It's important for patients to ask questions and for practitioners to be open-minded.
All of this goes to show that we don’t know precisely how IUDs are impacting our bodies, particularly in the long-term. We certainly know that they help to prevent unwanted pregnancies, which can't be under appreciated, but that doesn't mean we should stop asking questions—just like we do with other medications. Women's bodies are designed to have their hormones in a certain balance for their overall health. And "hormonal" IUDs are nothing of the sort: They contain NO hormones, but rather contain a progestin, which is actually a pseudo-progesterone. What I worry about is the information coming from the environmental literature concerning levonorgestrel. This chemical is apparently getting into lakes and rivers and is modifying3 sexual behavior and genital anatomy in certain fish. It behooves us to take this information seriously and demand the data to prove safety in the long run for those using IUDs.
If you have an IUD—or plan on getting one—here's what to do.
If you are utilizing an IUD as a contraceptive, there are certain actions you can take to further your efforts to develop optimal health. As there is data to support4 that the vaginal microbiome is altered by IUDs, it's very important to incorporate an appropriate probiotic to encourage as healthy a vaginal microbiome as possible. Various strains of lactobacillus, particularly Lactobacillus ramnuncus, can help curb the development of vaginitis.
The levonorgestrel IUDs can lower your estrogen level and consequently cause the bones to suffer, becoming weaker and encouraging osteoporosis development. Therefore small doses of calcium, magnesium, and vitamin D can help. Eating large quantities of vegetables is also helpful as it alkalinizes the blood, encouraging bone growth.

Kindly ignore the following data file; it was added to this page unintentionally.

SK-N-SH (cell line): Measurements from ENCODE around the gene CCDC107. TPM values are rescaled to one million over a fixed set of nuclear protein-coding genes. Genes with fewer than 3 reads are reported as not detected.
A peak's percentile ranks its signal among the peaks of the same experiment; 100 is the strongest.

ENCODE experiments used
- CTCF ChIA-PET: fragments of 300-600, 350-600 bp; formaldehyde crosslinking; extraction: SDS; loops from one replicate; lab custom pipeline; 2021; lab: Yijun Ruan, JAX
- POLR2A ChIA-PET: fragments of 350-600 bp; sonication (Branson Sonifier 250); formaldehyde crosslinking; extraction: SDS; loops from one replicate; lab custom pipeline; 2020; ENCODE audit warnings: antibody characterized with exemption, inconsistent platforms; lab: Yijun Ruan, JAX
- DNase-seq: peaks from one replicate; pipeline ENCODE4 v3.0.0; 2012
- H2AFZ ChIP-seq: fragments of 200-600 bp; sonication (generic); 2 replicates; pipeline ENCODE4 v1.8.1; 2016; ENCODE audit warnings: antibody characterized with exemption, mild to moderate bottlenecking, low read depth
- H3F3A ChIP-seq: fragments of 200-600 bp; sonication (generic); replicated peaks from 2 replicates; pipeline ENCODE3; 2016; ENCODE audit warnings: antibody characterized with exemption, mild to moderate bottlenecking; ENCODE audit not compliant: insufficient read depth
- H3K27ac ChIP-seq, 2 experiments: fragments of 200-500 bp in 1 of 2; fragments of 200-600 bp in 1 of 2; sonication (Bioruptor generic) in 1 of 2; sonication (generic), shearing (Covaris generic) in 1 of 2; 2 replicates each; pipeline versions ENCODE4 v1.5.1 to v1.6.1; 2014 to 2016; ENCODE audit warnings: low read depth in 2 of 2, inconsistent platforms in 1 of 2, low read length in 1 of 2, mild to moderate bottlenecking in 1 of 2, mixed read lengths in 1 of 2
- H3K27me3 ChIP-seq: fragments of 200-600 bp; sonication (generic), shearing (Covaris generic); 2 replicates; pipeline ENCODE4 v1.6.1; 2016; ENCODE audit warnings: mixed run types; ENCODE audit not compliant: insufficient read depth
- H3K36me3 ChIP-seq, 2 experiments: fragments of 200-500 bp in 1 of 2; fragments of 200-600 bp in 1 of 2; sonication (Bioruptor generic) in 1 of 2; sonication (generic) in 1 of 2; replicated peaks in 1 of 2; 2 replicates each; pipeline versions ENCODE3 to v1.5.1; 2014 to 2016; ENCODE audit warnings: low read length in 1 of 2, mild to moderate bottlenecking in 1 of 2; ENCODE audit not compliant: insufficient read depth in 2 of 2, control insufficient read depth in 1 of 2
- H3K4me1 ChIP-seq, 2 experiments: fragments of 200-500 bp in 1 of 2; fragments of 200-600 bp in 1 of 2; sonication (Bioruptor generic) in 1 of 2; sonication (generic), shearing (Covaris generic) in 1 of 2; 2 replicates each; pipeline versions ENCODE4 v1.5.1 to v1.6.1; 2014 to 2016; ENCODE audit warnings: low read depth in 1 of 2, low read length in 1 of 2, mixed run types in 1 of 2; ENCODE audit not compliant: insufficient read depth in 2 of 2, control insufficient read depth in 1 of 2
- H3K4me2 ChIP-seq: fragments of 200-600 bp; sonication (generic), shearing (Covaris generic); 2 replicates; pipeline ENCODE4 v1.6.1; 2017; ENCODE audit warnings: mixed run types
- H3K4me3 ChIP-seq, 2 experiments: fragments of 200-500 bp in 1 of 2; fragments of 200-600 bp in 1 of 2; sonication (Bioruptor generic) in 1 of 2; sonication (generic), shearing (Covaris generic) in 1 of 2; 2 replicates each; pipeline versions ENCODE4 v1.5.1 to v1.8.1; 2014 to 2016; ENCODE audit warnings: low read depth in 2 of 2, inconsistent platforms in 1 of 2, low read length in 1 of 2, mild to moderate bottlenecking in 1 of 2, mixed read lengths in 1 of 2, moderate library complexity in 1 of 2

Lastly, the "hormonal" IUD can affect mood, so it is essential to get in plenty of B vitamins, magnesium, and small doses of lithium oratate. Don't forget calming herbs such as lemon balm, hokey basil, lavender, Chinese scullcap, valerian, and ashwaganda to support your body as much as possible if you decide the IUD is still the right choice for you.
Preventing unwanted pregnancies is hugely important, but we can't assume that all birth control is harmless or without side effects in the short- and long-term. That's why I ask all my patients and colleagues to keep an open mind and never fear questioning the status quo. Always seek answers and ask the hard questions when it comes to your health.
Want to know more about the IUD? Here's a great place to start.
Felice Gersh, M.D. is a multi-award-winning, board-certified obstetrician and gynecologist living in Orange County, California. She is the founder of the highly successful Integrative Medical Group of Irvine, and received her education from Princeton University and USC. With more than 40 years of experience in all matters relating to women's health, her main area of expertise is hormonal management, specifically polycystic ovary syndrome. She has held the post of clinical assistant professor of OB/GYN at the Keck-USC School of Medicine and remains affiliated with the University of Arizona School of Medicine, where she completed a fellowship in integrative medicine. She is also an expert reviewer for the medical board of California and a qualified forensic expert. Gersh is a prolific lecturer, writer, podcaster, and broadcaster on ZubiaLive and is soon to finish her first book.